There are things I’ve been thinking about lately. Sometimes I wish I could go back to that debut novelist, or even further back, to that almost-sold writer, and say, “Here. You’ll need to know these. They will keep you from lying fetal in the corner in a year or two.” But then, it’s most often the bad times that teach the best lessons, and maybe–just maybe–knowing them ahead of time wouldn’t have really worked. Still. If I could, maybe I’d go back and tell myself a few of these little truths:
1) You cannot drive forward by solely focusing on the rearview mirror. You can only see where you’ve been, and what you did, and if you don’t look forward, you’ll run off the road, sooner rather than later. Likewise, you cannot grow in your career or as a person when you’re always focused on what you did before that worked and assume that if you just did it all exactly the same again, everything will be fine. Eventually, the terrain in front of you is going to change. You have to let go of who you were yesterday and look out there to see where you’re going right now to make sure you’re aiming for who you want to be.
2) Life has a funny way of taking that nice, gently climbing terrain you’re ambling on and dropping off into a canyon, without any roadside warnings. Remember, there is almost always a bridge over or a road around or, short of that, a plane. In other words, canyons aren’t the end of the trip… they’re just an opportunity to see something different, learn something new, find a new path, and become a better you. Quit griping, put your foot on the pedal, and head in the new direction. You’ll get nowhere staring at the canyon.
3) There will occasionally be bad reviews. Think of the coconut factor, and let it go. (The coconut factor: coconut, is, and will always be, disgusting, ptui, nasty, awful, horrid, and useless as a food item. Even the smell is unpleasant. But there are entire swaths of people out there who love it, for reasons beyond understanding, and think you’re crazy for not giving it a five star review. Sometimes your book is just going to be their coconut. You can’t fix that, nor change it, nor should you even care. The world needs people with all sorts of tastes… especially the coconut farmers. C’est la vie.)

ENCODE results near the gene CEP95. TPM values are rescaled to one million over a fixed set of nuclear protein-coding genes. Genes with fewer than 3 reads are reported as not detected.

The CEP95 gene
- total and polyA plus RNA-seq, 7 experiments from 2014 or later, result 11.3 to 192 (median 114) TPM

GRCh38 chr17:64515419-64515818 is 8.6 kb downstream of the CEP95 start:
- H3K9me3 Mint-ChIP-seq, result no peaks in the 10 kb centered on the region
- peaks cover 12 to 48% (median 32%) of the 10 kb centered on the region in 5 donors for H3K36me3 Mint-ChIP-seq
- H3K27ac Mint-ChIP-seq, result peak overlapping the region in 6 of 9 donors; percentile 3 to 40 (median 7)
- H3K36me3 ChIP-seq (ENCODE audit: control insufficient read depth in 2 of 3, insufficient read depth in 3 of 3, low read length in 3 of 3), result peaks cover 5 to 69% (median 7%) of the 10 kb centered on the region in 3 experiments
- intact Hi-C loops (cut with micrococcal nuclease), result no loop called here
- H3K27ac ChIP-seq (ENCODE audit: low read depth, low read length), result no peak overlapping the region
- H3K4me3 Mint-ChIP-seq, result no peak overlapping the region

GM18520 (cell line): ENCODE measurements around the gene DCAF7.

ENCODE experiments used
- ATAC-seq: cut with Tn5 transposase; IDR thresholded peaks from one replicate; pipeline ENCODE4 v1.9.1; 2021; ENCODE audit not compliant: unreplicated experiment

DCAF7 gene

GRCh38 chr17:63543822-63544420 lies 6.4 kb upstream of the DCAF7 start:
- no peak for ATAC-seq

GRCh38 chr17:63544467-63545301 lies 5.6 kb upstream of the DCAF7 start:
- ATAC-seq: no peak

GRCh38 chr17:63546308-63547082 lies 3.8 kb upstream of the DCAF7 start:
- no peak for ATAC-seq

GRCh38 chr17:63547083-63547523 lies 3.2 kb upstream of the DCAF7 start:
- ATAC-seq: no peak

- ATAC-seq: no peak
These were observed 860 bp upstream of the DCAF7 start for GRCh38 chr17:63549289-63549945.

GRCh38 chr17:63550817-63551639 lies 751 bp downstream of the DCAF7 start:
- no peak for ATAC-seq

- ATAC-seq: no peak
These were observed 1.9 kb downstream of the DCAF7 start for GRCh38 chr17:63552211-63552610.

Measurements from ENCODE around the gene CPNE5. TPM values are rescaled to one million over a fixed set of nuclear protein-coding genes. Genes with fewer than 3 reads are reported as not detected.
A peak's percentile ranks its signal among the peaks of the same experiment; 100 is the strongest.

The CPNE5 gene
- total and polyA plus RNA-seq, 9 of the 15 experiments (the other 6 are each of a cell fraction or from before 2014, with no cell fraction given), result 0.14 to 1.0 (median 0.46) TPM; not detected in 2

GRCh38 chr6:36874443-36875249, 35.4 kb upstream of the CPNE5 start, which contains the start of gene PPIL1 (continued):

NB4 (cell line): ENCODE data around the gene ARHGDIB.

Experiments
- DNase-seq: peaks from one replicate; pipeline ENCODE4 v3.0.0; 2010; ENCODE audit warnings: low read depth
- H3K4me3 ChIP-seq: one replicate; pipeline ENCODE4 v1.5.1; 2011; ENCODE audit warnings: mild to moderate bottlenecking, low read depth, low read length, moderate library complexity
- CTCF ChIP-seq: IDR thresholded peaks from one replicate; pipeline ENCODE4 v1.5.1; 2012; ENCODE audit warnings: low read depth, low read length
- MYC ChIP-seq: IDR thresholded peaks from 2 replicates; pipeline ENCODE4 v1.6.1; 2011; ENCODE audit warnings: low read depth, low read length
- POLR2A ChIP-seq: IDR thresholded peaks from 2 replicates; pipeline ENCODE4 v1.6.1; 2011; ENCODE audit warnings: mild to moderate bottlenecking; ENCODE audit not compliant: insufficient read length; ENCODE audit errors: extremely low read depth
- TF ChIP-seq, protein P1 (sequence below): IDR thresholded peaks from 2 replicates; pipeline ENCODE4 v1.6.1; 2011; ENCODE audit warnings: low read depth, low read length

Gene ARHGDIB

4) People will astound you. Really, this is the best part about this business — you will have fan letters which will choke you up, friends who stand by you when you’re down, who reach a hand out and pick you up, others who will encourage you and still others who will give you much needed advice. You will realize that this is what makes you wealthy, not contracts, not lists, not print runs.
5) You will come to realize that everything that led up to the first book contract was the equivalent to internship/training, and signing the contract is the equivalent of signing an employment contract. Meaning, that sale is not the end of the road, the “arrival” of success, but simply the end of one phase and the beginning of another: the job. Just like any other employment, there will be good days and bad, things that go beautifully, and things that don’t. No job is perfect. It simply can’t be. Every single job has obstacles and learning curves and opportunities–and writing is no different. Expect those curves and you’ll be fine.
6) Though you’ll still hate coconut.
7) You’ll be faced with obstacles and you will choose to grow.
8) It will hurt.
9) Like hell.
10) But it will be worth it. It’s hard to see, sometimes, when you’re deep in the woods, lost, in pain, but you’ll take that dark and those woods and learn from them, and what you end up with will be so much better, that if given the choice to go back and live life without having had the pain, you’d choose the same path.
11) You will one day be very very sleepy after writing a blog really late into the middle of the night, and you will accidentally splatter toothpaste into your eye. It will really wake up that eye. I do not recommend this.
12) When dealing with staircases, don’t assume the last two steps are merely suggestions and skip them altogether. Trust me, gravity works, concrete is not soft, and purple toes are not next year’s must-have accessory.
So tell me, ‘Rati, what little truth have you learned lately?